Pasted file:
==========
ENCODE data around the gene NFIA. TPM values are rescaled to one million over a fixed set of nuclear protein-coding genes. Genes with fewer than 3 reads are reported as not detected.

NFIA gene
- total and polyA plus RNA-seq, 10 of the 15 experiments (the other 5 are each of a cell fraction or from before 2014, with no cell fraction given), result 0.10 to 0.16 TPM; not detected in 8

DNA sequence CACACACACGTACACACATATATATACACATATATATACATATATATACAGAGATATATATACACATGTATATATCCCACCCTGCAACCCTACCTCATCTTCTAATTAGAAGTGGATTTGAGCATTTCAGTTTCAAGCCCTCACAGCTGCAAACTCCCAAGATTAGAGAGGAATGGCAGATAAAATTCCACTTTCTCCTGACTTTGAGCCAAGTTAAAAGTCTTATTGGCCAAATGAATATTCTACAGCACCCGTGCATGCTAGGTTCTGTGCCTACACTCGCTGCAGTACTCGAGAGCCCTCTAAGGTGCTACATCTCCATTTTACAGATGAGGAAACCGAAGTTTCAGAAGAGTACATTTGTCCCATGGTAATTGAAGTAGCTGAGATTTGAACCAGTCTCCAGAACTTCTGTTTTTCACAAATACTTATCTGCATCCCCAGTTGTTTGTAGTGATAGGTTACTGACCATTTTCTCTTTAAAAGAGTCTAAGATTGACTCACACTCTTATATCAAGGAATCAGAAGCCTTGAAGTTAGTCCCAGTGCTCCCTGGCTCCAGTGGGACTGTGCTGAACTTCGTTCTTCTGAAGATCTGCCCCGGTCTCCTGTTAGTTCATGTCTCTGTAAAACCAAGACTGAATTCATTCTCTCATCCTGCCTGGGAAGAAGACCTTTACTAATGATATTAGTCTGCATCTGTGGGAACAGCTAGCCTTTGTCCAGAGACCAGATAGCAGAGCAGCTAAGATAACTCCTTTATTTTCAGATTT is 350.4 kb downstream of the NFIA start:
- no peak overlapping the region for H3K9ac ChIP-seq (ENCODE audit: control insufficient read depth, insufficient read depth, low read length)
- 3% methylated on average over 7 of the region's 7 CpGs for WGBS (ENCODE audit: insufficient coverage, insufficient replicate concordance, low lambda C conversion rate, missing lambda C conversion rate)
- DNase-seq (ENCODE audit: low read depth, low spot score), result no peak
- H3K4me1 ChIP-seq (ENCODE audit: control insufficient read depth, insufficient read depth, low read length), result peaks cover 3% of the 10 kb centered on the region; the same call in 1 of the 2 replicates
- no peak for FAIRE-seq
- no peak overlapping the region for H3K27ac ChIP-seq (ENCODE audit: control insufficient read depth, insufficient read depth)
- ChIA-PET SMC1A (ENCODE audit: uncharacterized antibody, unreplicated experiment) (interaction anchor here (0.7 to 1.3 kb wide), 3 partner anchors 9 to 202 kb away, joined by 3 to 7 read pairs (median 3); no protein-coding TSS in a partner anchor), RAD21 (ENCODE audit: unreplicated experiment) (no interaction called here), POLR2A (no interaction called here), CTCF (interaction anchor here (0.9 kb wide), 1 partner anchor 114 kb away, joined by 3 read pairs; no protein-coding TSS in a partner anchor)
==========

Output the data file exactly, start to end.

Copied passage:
ENCODE data around the gene NFIA. TPM values are rescaled to one million over a fixed set of nuclear protein-coding genes. Genes with fewer than 3 reads are reported as not detected.

NFIA gene
- total and polyA plus RNA-seq, 10 of the 15 experiments (the other 5 are each of a cell fraction or from before 2014, with no cell fraction given), result 0.10 to 0.16 TPM; not detected in 8

DNA sequence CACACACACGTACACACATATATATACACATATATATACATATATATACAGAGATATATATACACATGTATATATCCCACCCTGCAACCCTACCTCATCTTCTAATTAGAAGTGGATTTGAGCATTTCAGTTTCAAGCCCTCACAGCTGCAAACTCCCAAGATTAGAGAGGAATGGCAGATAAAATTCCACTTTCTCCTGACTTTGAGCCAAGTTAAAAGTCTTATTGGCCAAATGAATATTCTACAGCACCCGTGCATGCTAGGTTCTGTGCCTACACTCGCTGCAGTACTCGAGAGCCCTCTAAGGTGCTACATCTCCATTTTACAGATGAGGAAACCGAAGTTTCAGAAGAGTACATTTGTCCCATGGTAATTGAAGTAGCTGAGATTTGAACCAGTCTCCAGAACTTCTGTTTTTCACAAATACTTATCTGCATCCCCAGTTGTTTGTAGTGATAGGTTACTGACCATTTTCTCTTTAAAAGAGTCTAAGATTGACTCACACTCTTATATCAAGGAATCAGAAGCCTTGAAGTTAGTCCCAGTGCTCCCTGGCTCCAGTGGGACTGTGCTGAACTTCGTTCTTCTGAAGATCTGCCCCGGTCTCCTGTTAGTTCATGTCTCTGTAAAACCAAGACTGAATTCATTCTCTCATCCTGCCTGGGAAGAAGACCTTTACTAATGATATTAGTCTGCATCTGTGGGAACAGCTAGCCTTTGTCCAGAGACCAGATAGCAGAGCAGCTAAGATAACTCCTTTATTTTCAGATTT is 350.4 kb downstream of the NFIA start:
- no peak overlapping the region for H3K9ac ChIP-seq (ENCODE audit: control insufficient read depth, insufficient read depth, low read length)
- 3% methylated on average over 7 of the region's 7 CpGs for WGBS (ENCODE audit: insufficient coverage, insufficient replicate concordance, low lambda C conversion rate, missing lambda C conversion rate)
- DNase-seq (ENCODE audit: low read depth, low spot score), result no peak
- H3K4me1 ChIP-seq (ENCODE audit: control insufficient read depth, insufficient read depth, low read length), result peaks cover 3% of the 10 kb centered on the region; the same call in 1 of the 2 replicates
- no peak for FAIRE-seq
- no peak overlapping the region for H3K27ac ChIP-seq (ENCODE audit: control insufficient read depth, insufficient read depth)
- ChIA-PET SMC1A (ENCODE audit: uncharacterized antibody, unreplicated experiment) (interaction anchor here (0.7 to 1.3 kb wide), 3 partner anchors 9 to 202 kb away, joined by 3 to 7 read pairs (median 3); no protein-coding TSS in a partner anchor), RAD21 (ENCODE audit: unreplicated experiment) (no interaction called here), POLR2A (no interaction called here), CTCF (interaction anchor here (0.9 kb wide), 1 partner anchor 114 kb away, joined by 3 read pairs; no protein-coding TSS in a partner anchor)